First Look at DOT’s Plan for the Second Avenue Bike Lane By the QBoro Bridge
One of the scariest stretches in the Manhattan bike network - the gap in the Second Avenue bike lane approaching the Queensboro Bridge - is in line for safety improvements from NYC DOT.
One of the scariest stretches for biking on Second Avenue — the gap in the bike lane approaching the Queensboro Bridge — is in line for safety improvements from NYC DOT. Like DOT’s addition to the Second Avenue bike lane in Midtown, however, much of this nine-block stretch will lack physical protection during rush hour.
DOT presented the plan for Second Avenue between 68th Street and 59th Street to Manhattan Community Board 6 on Monday [PDF]. There was no vote. DOT will also show the plan to CB 8, which includes almost all of the project area, next Monday.
The redesign calls for a buffered curbside bike lane protected by a parking lane during off-peak hours (which the presentation does not specify). But during peak hours, when car traffic is most intense, that parking lane will become a moving lane and there will be no protection.
That’s the same treatment DOT gave several blocks of Second Avenue in Midtown, where the bike lane is frequently obstructed as a result, forcing cyclists to weave in and out of motor vehicle traffic. (DOT’s presentation argues that on any given block, this stretch of the bike lane is blocked only 3 percent of the time, but looked at as a whole, the data show that someone biking on Second Avenue between 50th Street and 43rd Street during rush hour will probably encounter at least one obstruction.)
Despite the shortcomings of this design, DOT reports that the number of people biking on Second Avenue at 50th Street is up 36 percent since the redesign. But real protection matters: Further north, where the bike lane is protected at all times, cycling is up 105 percent.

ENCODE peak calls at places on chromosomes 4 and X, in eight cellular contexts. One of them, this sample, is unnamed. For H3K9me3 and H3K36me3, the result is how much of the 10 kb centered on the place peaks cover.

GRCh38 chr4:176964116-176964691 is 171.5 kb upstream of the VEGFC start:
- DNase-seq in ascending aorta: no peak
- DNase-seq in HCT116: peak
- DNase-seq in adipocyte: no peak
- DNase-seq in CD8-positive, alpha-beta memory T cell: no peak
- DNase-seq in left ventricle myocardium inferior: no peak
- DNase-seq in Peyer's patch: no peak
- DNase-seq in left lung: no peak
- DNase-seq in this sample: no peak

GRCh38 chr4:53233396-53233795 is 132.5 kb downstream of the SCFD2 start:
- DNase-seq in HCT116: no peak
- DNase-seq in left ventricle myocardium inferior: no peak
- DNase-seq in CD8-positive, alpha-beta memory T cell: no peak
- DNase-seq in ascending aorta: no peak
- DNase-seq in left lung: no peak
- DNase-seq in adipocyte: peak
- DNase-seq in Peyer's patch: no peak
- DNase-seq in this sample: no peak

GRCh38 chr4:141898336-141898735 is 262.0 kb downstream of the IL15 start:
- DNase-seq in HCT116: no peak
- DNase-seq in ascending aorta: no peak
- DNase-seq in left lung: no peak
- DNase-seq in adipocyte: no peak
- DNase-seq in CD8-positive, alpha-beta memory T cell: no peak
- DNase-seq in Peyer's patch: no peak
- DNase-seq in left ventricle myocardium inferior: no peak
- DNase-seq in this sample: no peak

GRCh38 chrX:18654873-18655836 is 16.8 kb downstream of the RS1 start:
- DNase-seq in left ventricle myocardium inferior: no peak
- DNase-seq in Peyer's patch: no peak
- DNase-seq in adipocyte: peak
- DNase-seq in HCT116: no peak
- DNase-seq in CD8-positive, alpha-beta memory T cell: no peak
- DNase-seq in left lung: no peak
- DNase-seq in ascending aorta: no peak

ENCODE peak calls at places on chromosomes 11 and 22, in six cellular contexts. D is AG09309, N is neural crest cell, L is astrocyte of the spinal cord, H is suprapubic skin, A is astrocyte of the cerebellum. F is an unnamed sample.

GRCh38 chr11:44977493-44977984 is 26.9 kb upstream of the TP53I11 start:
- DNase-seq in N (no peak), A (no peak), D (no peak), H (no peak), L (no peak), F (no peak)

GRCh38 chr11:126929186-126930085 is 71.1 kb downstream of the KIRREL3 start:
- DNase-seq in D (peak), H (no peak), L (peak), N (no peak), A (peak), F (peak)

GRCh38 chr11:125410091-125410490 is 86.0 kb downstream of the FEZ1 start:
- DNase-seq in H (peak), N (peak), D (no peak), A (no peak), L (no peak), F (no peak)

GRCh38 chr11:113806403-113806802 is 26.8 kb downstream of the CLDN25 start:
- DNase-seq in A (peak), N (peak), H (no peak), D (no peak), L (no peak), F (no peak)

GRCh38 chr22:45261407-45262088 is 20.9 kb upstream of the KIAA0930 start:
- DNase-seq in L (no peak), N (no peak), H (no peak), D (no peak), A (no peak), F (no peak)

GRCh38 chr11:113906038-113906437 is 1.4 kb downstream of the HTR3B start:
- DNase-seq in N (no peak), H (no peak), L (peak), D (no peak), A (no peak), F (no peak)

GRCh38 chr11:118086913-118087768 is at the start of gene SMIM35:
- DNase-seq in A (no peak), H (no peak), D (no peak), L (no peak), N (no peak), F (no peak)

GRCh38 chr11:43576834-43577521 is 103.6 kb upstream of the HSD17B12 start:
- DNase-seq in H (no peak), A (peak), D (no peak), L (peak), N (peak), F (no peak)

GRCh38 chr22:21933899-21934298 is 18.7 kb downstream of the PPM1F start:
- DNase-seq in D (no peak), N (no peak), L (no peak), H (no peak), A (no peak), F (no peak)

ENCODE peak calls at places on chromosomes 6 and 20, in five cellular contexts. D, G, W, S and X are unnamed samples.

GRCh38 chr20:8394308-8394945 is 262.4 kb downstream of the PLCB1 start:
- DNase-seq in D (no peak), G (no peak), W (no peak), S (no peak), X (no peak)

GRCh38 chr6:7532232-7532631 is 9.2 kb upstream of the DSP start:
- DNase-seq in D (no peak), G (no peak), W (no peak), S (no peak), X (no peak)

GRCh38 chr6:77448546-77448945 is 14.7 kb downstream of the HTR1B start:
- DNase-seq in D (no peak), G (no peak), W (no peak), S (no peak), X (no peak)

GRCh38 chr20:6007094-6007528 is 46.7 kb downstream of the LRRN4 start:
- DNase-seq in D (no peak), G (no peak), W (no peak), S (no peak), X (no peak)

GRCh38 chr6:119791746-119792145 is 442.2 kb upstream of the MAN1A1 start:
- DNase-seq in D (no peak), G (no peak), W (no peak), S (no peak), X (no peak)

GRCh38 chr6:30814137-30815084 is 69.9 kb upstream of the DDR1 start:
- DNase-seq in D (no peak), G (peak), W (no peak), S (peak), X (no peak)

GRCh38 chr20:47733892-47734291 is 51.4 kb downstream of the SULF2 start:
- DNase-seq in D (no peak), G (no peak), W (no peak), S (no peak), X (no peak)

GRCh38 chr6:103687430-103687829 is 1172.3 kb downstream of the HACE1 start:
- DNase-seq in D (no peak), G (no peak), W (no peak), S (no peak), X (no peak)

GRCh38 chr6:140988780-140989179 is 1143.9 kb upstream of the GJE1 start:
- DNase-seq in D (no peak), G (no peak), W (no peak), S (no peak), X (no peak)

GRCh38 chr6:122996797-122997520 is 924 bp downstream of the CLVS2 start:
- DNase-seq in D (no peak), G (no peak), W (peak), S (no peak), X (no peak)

The most complex part of the current Second Avenue project is where the bike lane crosses the foot of the Queensboro Bridge. To prevent conflicts between southbound cyclists and drivers heading onto the bridge, DOT splits this block of the bike route into three signal phases. Essentially, cyclists get a dedicated signal phase to cross the path of motorists entering the bridge (“phase 2” below), which means they’ll have to wait through one more light cycle than motorists heading south on Second Avenue.
DOT also plans to stripe five crosswalk segments on the east side of the intersection, which currently lacks a pedestrian route, along with the bike markings.
The CB 6 transportation committee declined to endorse DOT’s plan on Monday due to concerns about the safety of this part of the design, according to committee member Brian Van Nieuwenhoven. Instead, the committed requested a walkthrough of the area with DOT.
On Monday, DOT also gave an update on the other big, gnarly gap in the Second Avenue bike lane, between 42nd Street and 34th Street by the Queens-Midtown Tunnel. There, the agency is negotiating with the MTA, which operates the tunnel, about how to proceed.
For Monday’s DOT presentation to the CB 8 transportation committee meeting, Transportation Alternatives is urging supporters to turn out and support a safer Second Avenue, as well as more complete protection in DOT’s bike lane designs. The meeting starts at 6:30 p.m. in Room 615 of Hunter College’s West Building, 121 East 67th Street.